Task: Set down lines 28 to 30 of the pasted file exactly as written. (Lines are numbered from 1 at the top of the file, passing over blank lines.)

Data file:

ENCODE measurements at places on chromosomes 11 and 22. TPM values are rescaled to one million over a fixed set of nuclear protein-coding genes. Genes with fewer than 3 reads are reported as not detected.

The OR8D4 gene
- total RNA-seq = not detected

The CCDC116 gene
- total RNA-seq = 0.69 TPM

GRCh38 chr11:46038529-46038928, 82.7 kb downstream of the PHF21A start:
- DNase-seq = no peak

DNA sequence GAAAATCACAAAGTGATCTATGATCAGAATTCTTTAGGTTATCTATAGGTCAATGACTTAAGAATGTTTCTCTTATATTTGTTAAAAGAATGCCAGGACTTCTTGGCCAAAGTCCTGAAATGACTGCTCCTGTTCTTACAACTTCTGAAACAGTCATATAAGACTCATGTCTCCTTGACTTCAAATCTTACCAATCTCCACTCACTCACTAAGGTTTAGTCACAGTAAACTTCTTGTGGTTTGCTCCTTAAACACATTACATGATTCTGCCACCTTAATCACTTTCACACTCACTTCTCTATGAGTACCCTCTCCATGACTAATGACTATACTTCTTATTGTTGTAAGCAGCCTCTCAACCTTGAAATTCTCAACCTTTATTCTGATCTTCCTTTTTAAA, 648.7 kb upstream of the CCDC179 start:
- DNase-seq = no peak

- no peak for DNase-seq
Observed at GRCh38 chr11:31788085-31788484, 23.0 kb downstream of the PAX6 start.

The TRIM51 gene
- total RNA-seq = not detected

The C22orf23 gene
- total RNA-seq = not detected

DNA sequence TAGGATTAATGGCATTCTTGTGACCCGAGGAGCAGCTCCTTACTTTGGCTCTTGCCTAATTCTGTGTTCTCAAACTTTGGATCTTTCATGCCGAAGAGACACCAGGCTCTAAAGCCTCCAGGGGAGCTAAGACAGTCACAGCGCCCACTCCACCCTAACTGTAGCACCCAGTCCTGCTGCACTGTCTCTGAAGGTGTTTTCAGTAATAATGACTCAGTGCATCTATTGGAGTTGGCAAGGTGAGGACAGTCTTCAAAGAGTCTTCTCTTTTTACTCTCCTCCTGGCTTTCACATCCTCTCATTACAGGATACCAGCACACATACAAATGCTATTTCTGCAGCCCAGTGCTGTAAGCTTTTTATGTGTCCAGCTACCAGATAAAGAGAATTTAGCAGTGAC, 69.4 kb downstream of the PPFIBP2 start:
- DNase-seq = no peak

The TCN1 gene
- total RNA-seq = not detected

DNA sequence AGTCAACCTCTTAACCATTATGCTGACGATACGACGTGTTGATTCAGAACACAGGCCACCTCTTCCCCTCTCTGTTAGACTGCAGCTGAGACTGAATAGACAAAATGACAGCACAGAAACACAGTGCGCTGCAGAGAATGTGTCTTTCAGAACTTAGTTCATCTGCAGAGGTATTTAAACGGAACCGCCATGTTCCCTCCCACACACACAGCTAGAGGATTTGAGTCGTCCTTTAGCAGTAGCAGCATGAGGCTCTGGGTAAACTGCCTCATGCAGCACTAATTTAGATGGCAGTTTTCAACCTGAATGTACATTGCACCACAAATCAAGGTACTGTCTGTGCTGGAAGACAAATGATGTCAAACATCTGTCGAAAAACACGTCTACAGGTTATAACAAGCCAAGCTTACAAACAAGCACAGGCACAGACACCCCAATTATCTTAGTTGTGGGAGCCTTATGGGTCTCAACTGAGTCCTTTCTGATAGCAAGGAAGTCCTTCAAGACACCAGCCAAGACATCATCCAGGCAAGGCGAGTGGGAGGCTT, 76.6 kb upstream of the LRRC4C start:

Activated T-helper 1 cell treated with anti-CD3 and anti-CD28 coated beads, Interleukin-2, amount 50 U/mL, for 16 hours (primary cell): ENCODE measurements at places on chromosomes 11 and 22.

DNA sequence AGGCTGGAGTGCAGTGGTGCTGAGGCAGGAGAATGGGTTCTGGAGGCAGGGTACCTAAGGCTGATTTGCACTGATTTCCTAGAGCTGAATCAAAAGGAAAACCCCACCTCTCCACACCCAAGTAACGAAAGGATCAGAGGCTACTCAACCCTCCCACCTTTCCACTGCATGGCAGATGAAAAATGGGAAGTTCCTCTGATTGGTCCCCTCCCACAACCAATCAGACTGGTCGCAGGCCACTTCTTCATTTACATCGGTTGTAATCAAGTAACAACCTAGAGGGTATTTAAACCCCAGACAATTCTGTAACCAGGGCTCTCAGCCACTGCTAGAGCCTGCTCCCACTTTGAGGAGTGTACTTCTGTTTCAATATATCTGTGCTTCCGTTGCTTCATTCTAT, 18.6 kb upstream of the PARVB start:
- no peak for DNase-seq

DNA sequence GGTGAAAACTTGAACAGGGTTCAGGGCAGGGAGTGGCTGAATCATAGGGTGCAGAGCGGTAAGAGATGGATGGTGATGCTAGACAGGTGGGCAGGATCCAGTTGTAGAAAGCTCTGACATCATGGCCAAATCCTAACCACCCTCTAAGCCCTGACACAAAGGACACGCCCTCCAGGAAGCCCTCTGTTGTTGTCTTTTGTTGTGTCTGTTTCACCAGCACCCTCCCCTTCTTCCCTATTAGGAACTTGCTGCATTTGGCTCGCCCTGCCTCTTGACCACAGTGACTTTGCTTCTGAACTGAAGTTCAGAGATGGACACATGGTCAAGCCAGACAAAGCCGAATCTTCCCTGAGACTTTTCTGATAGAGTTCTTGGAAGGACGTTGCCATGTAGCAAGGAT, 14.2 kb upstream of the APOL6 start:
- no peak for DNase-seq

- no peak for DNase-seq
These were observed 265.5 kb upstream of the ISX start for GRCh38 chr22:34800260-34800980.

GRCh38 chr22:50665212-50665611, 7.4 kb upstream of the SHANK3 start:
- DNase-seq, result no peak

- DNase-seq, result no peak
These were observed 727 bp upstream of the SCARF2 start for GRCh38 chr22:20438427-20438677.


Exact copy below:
GRCh38 chr22:50665212-50665611, 7.4 kb upstream of the SHANK3 start:
- DNase-seq, result no peak

- DNase-seq, result no peak